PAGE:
MD - If a label approached us and felt like we we would be a good fit for their roster, I would love to hear their proposal.  Obviously, it would need to be beneficial for both parties, and I know that not having a live act to promote ourselves can be a dealbreaker for a lot of labels who depend on bands being on the road a lot to boost visibility and drive record sales.  On the other hand, I know that there are plenty of studio bands that are working with some of the bigger independent labels, and they are some of my favorite bands, so I know that it's not out of the question.  It's just a matter of  whether one thinks they can invest in us and get a return on that investment.   

    7.'Mind Eraser' has been helping with the promotion, are you happy with the support that they have given you so far?
7. CI - Words cannot express how much they have done for us in just a short amount of time. We got more than we ever expected and the campaign isn't even finished yet!!  Mind Eraser is extremely dedicated to working his ass off for us, and we do not have enough hails in corpsepaint covered faces to trvly(yes type that with a v) tell him how much we appreciate the hard work that has been put in for us two nobodies.

MD - It's been a great experience so far working with Mind Eraser.  I've been especially impressed with the efforts on the social media front.  There have been a lot of new fans coming to our Facebook page to give us "likes" and to our bandcamp page to purchase albums.  Some pretty high profile metal blogs have given us good exposure and we're excited to see our profile grow leading up to this release. 

    8.On a worldwide level how has the feedback been to your music by fans of black and death metal?
8. CI - All in all, since 2014 we have had only a few negative write-ups, and they had more to do with the production than anything else.  We were prepared to receive alot of negativity, and in the end it's to be expected. Not everyone is going to like your band and that's ok. We are very open-minded and are actually a little surprised that we haven't been shit on a little bit more, due to the fact that we like to play with experimental elements a lot, but people seem to at least respect what we are doing and that's awesome.  I never thought I would be in a project that has received so much positive feedback, and I am truely honored and extremely humbled. I am not worthy!!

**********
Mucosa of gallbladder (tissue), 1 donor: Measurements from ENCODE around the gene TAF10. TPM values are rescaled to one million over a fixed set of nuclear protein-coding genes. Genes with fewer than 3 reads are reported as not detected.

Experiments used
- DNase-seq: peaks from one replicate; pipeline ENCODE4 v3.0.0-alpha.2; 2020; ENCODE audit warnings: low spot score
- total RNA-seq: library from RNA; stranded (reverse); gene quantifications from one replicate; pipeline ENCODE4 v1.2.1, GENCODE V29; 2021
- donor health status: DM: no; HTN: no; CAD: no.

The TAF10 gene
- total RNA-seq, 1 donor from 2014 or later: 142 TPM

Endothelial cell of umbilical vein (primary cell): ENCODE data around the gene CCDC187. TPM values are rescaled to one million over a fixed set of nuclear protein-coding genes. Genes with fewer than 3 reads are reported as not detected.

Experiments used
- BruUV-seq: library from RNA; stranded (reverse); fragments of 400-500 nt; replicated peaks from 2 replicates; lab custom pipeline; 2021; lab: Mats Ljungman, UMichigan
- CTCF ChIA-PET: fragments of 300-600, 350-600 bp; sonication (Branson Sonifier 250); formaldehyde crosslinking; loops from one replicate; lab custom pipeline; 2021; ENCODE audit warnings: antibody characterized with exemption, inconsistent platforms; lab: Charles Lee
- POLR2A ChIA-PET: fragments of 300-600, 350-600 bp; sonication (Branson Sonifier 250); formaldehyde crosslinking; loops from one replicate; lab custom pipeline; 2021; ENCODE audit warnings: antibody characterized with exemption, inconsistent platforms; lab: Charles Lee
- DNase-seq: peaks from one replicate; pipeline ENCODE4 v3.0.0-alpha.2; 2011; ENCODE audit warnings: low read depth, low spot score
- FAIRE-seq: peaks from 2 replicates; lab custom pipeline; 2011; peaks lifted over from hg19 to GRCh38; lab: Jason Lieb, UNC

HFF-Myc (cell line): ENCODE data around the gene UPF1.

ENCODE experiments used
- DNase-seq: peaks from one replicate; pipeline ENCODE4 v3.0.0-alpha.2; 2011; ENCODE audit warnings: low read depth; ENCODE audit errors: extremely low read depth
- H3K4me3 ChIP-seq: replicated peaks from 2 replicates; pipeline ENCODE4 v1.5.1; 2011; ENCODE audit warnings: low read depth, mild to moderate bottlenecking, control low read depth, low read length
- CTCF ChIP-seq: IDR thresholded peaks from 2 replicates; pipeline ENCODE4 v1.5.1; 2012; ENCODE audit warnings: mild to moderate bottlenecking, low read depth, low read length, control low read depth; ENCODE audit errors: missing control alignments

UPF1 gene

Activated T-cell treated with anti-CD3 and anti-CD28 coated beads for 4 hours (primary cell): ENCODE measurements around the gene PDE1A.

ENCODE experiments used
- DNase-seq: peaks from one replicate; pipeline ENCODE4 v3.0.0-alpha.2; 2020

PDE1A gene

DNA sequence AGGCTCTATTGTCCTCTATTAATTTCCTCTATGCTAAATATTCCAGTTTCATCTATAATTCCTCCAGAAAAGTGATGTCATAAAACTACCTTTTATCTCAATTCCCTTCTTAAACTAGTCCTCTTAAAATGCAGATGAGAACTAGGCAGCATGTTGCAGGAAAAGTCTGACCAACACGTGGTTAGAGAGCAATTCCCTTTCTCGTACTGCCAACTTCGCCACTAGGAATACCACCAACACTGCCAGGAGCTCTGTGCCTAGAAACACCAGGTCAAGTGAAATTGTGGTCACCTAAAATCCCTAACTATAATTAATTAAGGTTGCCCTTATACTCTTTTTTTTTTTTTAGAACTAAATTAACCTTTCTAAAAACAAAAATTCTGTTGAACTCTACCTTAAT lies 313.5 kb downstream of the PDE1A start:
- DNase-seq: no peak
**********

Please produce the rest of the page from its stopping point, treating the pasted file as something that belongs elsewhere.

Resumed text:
MD - I also appreciate the good feedback that we have received so far, especially with our most recent single.  I know we're not everyone's taste and that for every 1 new fan that we make, there are probably dozens that checked it out, said "meh", and moved on.  That's fine. I only think about that 1 new fan. If you're really writing what you love to write and it connects with somebody, it's special because you just found somebody who shares your unique taste in art.  And if you're a weirdo like me,  then it's really special because it's rare to find that same kind of weirdo. 

    9.Where do you see the band heading into musically during the future?
9. CI - We are taking a break so we can get some much needed rest. Mephisto is training so he can get a new day job and trying to update our recording equipment so he has a new toy to mess with.  Other than that, I have an idea for a book, and my plan is to write it and then use it to create music and hopefully some sort of short film.  At the very least, it will be a book and an album. We also might write a couple of songs for a digital release or a cover song or two. Regardless, it seems like concept art is our pulse, and you can believe that whatever we release will be something more than just a group of songs.